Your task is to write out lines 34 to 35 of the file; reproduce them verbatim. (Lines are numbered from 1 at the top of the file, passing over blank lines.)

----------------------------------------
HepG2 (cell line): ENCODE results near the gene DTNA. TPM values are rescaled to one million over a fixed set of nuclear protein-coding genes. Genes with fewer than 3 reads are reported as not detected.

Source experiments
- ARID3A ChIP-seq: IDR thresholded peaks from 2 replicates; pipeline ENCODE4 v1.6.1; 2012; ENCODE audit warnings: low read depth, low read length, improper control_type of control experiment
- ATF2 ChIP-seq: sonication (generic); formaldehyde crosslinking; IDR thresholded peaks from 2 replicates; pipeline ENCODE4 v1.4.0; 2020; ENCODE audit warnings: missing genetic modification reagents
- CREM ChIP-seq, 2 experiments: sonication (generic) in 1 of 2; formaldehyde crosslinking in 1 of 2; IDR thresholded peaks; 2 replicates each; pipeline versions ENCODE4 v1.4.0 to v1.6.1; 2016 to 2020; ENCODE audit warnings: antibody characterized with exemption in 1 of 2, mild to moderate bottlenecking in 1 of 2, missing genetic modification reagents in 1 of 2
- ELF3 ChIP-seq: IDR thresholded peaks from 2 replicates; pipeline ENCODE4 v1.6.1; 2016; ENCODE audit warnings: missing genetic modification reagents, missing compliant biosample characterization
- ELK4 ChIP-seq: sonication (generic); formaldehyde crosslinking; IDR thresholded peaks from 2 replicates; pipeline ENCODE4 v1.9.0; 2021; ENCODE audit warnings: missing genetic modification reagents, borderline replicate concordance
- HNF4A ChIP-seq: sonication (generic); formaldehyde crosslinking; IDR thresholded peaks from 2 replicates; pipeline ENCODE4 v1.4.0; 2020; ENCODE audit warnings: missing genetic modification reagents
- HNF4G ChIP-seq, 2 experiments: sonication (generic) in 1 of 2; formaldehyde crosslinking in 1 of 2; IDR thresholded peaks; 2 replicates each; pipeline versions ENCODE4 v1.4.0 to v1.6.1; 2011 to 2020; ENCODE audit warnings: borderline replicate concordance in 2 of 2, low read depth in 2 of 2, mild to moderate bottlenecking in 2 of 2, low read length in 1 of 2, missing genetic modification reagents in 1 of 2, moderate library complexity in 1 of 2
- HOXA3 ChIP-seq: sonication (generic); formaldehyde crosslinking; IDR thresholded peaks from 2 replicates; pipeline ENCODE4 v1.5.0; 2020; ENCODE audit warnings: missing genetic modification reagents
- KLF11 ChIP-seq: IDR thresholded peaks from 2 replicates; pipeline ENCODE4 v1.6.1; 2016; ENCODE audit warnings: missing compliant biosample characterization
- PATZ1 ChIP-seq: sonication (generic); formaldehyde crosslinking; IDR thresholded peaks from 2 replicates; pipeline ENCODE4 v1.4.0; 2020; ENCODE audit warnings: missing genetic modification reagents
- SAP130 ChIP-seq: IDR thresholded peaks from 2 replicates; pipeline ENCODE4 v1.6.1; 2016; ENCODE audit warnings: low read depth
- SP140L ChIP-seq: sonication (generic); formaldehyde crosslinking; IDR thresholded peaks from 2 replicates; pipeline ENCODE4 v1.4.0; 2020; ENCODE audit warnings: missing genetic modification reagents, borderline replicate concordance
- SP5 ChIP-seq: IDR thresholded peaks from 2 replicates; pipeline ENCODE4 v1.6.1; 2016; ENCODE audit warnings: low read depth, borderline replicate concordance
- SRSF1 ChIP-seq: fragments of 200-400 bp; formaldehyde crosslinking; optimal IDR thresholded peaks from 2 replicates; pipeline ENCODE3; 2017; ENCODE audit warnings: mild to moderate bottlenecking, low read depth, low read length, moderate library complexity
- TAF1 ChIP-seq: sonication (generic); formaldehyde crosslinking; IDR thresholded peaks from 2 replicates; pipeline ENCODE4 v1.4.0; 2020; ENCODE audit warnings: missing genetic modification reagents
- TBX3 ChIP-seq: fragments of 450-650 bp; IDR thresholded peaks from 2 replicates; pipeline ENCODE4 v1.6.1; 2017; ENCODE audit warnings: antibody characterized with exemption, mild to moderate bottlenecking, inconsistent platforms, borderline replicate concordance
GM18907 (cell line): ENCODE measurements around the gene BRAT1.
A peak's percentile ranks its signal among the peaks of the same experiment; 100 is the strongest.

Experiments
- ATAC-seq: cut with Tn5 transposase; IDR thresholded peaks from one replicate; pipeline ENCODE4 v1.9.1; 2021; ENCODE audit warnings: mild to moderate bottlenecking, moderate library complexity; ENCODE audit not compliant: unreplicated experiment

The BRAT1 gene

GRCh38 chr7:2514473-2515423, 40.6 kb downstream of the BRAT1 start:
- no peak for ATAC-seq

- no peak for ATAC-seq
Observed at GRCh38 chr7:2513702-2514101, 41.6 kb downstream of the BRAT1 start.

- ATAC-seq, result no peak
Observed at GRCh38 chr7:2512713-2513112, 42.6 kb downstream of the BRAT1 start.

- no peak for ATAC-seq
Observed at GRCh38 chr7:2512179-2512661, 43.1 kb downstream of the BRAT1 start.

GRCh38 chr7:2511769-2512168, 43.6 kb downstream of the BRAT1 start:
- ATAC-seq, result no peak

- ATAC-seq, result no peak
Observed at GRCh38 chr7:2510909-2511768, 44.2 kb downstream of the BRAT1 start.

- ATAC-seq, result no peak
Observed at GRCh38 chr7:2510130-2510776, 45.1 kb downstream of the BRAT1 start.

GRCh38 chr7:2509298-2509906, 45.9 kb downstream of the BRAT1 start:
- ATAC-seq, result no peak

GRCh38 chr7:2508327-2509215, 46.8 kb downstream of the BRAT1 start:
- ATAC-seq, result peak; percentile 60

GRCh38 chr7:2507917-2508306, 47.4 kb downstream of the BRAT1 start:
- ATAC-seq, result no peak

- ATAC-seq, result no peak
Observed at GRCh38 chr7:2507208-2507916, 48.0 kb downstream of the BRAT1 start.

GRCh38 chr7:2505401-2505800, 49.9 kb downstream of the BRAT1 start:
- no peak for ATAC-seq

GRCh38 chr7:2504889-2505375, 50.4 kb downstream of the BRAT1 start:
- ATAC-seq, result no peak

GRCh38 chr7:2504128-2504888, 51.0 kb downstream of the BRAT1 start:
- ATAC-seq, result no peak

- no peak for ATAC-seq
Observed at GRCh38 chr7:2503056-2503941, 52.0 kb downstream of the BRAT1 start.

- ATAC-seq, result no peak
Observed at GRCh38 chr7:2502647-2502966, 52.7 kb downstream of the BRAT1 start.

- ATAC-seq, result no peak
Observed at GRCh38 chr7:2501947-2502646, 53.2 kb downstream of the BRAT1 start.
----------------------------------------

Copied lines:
- ATAC-seq, result no peak
Observed at GRCh38 chr7:2510909-2511768, 44.2 kb downstream of the BRAT1 start.